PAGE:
Because of this success with genetically modified T cells with CAR in hematological cancer indications, there has been hope that similar results can be seen in solid tumor indications. Genetic engineering allows T cells to be modified to include new properties and enhanced functions.23 The first step in the development of a TCR gene transfer is the choice of the gene transfer method.24 For ACT trials, this is almost exclusively based on viral vector-based expression systems. For optimal adoptive T cell therapy, the preservation of the replicative life span of memory T cells is crucial for long-term immunity and this can be done by preserving CD28 expression, which is associated with long telomeres, on the infused T cells.25 Restoration of CD28 expression also seems to rejuvenate T cells by reconstituting their ability to produce IL2, which induces autocrine proliferation.26

Limitations of the current unmodified TIL therapy is the toxicity related to high-dose IL2 required for TIL survival and the exhaustion of the final TIL product after rapid expansion.27 Grit Biotechnology developed a genetically engineered TIL product, GT202, that expressed a membrane-bound cytokine that is important for T cell activation and effector function. This product showed enhanced anti-tumor efficacy and decreased IL2 dependency both in vitro and in vivo and is currently in trials in China. In another study, researchers genetically engineered TILs to secrete IL2, which exhibited prolonged survival after IL2 withdrawal in vitro but not in vivo.28 One possible reason for this low response rate is a reduction of telomere length in cells due to prolonged in vitro cultures. This indicates that the manufacturing process of TILs is crucial and that these processes need to be optimized to provide the same effectiveness in vivo as in vitro. One technical difficulty in genetically modifying TIL using a retroviral vector is the ability to get many cells transduced.29 One method using the CXCR2 chemokine receptor as the gene of interest was presented by researchers and is currently being used to produce gene-modified TIL for two clinical trials for the treatment of melanoma.

T-cell therapy market

The global T-cell therapy market size was valued at USD 6.4 billion in 2020 with an expected compound growth rate of 20.2% from 2021 to 2028, and a revenue forecast of USD 20.3 billion by 2028.30 In a market report conducted by Research and Markets, it was similarly estimated that the market value would be USD 4.9 billion in 2022 and USD 23.4 billion in 2023.31 However, the high cost and time-consuming manufacturing process have a high chance of dampening the growth of TIL therapy globally.32 The academic cost for TIL-treatment was calculated at the Netherlands Cancer Institute for be about €62,000 for one patient, which calculates to be about the same in USD.33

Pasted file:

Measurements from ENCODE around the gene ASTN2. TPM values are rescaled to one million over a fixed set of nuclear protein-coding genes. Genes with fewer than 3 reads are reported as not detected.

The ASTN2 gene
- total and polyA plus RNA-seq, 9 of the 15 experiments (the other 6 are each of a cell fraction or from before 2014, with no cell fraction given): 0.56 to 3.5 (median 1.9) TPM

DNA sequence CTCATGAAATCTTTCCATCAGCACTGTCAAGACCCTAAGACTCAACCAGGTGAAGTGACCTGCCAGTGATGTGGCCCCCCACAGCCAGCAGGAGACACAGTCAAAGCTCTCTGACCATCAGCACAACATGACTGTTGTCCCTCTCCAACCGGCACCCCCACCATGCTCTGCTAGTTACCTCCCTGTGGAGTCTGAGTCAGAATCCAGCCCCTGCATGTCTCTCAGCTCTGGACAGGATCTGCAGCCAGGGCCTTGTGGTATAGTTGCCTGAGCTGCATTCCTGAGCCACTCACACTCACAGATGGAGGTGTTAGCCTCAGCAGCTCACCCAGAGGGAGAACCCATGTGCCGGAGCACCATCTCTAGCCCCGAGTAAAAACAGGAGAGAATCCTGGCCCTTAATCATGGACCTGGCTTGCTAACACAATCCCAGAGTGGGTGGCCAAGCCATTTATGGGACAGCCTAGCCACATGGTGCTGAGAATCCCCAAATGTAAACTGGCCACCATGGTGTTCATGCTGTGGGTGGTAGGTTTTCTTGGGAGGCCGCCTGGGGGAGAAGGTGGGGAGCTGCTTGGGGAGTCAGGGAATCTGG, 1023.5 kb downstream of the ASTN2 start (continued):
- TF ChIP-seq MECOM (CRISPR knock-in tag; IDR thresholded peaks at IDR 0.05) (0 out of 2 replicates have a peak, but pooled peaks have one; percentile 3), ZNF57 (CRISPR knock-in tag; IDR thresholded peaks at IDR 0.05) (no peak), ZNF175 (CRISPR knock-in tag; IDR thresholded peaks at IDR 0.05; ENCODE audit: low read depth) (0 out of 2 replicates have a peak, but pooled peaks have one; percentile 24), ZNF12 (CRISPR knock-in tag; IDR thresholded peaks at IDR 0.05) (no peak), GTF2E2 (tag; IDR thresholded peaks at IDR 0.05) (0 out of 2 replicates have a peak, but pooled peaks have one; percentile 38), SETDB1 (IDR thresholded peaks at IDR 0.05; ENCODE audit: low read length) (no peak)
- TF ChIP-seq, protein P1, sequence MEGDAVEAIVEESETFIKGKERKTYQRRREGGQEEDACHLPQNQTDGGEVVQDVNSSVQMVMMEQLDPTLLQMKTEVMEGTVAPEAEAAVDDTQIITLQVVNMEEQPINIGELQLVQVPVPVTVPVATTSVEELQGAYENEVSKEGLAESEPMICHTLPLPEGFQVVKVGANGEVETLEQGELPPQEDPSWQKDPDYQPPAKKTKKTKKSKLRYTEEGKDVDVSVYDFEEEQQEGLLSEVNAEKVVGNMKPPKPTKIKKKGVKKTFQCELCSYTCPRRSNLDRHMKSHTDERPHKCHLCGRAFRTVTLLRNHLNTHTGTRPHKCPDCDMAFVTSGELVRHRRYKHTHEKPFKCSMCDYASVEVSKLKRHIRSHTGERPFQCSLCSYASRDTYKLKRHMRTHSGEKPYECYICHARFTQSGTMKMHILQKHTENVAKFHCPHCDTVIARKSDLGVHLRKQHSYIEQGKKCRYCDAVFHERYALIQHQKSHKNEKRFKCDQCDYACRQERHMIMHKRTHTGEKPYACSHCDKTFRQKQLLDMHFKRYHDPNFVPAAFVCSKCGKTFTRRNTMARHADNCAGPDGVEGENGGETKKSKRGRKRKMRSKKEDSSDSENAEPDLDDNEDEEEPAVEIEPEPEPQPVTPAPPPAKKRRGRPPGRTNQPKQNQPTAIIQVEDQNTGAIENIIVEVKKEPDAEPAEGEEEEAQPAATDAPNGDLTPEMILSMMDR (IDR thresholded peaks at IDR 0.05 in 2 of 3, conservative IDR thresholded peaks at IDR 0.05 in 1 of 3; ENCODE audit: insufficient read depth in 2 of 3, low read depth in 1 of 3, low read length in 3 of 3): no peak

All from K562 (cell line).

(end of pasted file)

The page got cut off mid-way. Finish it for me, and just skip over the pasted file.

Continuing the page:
TIL therapy has had promising results in Phase I/II clinical trials and could potentially become a standard-of-care for late-stage solid tumors, especially advanced melanoma.34,35 Relapsed, refractory and metastatic cancers represent a high unmet medical need and very few options are available for patients who progress or do not respond to immune checkpoint inhibitors.36

However, TIL therapy does have its limitations. To achieve robust anti-tumor responses, the presence of effector T-cells with anti-tumor activity in the tumor is essential but is not always the case in solid tumors. The tumor microenvironment is immunosuppressive and can cause the exhaustion of infiltrating cytotoxic T cells, thus decreasing the ability of cancer cells to be eliminated. Additionally, IL2 is used as a standard of care to promote TIL growth and activity but can also induce systemic toxicity and promotes suppressive Tregs in the TME.37,38 ACT engineering or combination therapy with other agents that help allow ACT to overcome these challenges will be necessary in the optimization of this therapy for solid tumors.39

Although there are limitations to the success of TIL-based therapies, there are opportunities to optimize this process. The ability to expand TILs ex-vivo provides an opportunity to modify and optimize the infusion product with methods like enrichment of tumor-reactive TILs, genetic engineering, and modulation of T cell metabolism.40 It is strongly believed that TIL therapy will have its strongest impact when combined concurrently with other immunomodulatory therapies, based on the idea that these responses will occur over periods of time and invoke multiple immunological compartments.40



Conflicts of interest

There are no conflicting interests declared by the authors.


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©2023 Vlashi, et al. This is an open access article distributed under the terms of the, which permits unrestricted use, distribution, and build upon your work non-commercially.